Tuesday, October 3, 2017
Tuesday's Truths for Week Sixty-Two: American Robin's Eye Placement
Hello, and welcome to the sixty-second week of my Tuesday's Truths series, which is being dedicated to the American robin's eye placement.
Here's the deal, a few days ago, to avoid Central Park's congestion (the powers that be were setting up barricades for a huge event), I made my way west to Riverside Park (RSP) so that I could go down by the Hudson River side.
As I passed through RSP, I was delighted to encounter a lone American robin (seen in the image atop this entry), especially since this bird type has not been to my rooftop garden for a number of days.
With his/her back to me, I was able to appreciate the creature's profile, which showed me, up close, what I've read: "American robins use their eyes individually as they tilt their head from side to side. It's known as monocular vision, and is how they, and many other birds, locate their food, primarily worms and grubs."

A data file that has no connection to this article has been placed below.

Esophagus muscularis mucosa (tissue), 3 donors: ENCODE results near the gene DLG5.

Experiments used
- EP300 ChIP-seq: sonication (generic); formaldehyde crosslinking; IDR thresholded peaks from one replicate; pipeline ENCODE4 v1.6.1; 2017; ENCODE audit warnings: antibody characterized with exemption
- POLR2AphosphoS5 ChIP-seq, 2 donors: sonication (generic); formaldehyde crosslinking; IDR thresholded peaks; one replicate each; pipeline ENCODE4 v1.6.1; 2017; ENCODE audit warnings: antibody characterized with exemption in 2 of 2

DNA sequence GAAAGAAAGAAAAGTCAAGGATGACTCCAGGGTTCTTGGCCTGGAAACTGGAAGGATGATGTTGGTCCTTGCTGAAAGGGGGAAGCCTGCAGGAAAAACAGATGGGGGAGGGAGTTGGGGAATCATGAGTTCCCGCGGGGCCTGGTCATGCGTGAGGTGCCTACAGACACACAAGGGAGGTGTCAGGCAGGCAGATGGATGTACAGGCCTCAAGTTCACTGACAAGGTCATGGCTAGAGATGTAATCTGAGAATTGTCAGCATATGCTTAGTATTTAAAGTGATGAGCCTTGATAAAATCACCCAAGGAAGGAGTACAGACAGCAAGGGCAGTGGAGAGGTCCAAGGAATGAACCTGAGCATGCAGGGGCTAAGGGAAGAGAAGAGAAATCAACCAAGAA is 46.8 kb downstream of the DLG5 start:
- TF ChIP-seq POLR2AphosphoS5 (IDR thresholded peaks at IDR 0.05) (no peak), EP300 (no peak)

I confess that I was mesmerized by this robin's eye placement.
And, I admit that it was difficult to assume what this lovely creature was observing. Was he/she looking for friends or family as I wondered when I saw the gaze featured in the next set of images?
And also was he/she observing yours truly?
It's hard to say what a given bird is watching. Perhaps members of the avian community, feel the same way about a person's gaze, as evidenced by the bird featured in the Mutts comic strip posted directly below.